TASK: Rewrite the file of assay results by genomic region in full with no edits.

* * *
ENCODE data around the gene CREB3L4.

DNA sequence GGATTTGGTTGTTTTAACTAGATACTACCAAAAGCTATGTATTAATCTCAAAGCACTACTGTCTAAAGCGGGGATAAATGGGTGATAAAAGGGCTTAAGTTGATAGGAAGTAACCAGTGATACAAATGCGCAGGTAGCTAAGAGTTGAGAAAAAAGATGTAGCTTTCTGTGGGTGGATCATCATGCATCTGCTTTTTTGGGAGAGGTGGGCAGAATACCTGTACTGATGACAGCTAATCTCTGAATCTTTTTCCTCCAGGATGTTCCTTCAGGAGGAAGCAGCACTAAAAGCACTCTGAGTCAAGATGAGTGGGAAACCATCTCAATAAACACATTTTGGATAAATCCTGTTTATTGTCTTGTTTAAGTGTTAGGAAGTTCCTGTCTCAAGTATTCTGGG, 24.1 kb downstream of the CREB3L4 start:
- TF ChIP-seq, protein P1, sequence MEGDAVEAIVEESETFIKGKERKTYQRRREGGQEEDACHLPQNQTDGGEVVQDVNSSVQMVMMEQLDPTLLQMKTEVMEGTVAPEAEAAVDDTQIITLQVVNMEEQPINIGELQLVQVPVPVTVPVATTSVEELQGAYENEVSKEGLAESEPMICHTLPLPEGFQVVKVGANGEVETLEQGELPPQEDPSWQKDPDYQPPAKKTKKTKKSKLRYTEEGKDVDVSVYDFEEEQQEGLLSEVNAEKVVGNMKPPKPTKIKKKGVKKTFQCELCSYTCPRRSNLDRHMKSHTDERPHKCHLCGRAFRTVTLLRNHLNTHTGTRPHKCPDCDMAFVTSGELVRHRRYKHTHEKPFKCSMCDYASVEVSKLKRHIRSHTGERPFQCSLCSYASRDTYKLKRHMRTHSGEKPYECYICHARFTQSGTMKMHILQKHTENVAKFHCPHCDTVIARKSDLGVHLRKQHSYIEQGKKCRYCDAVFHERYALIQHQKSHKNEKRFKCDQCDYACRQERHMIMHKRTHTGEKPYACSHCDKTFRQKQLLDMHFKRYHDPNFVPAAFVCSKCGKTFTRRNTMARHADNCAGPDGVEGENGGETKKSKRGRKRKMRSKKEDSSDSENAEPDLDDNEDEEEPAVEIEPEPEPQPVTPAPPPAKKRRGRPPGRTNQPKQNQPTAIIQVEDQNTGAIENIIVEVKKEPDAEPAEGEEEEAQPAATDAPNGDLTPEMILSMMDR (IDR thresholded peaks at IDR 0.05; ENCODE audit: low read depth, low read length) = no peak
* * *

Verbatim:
ENCODE data around the gene CREB3L4.

DNA sequence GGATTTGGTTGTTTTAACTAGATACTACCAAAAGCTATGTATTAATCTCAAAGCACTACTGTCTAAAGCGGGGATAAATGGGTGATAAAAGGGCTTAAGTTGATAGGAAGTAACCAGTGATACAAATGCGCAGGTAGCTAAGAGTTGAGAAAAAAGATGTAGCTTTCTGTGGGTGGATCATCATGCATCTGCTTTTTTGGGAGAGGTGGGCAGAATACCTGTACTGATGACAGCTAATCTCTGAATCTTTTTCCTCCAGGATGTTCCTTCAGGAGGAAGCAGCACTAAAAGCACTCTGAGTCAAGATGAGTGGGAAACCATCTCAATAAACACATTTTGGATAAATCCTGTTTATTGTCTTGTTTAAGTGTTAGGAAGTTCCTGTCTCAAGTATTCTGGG, 24.1 kb downstream of the CREB3L4 start:
- TF ChIP-seq, protein P1, sequence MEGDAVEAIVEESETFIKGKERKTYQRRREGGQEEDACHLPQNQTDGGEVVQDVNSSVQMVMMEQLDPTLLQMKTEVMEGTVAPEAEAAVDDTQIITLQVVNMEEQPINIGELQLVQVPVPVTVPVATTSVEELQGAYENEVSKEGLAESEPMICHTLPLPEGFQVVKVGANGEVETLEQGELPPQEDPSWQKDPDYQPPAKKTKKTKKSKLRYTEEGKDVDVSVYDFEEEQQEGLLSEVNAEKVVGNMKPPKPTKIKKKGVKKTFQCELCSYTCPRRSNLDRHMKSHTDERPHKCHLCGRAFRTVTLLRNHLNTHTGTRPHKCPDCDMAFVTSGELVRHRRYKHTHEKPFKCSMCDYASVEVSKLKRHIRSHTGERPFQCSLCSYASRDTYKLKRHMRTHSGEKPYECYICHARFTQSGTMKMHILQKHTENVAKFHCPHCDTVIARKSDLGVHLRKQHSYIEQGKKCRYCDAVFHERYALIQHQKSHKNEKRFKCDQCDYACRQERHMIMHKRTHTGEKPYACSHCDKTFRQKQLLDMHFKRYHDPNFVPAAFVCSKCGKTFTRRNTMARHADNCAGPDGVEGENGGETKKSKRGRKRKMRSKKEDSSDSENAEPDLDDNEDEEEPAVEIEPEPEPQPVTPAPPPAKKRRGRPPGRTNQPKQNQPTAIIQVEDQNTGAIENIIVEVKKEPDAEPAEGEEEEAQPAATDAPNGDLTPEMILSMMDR (IDR thresholded peaks at IDR 0.05; ENCODE audit: low read depth, low read length) = no peak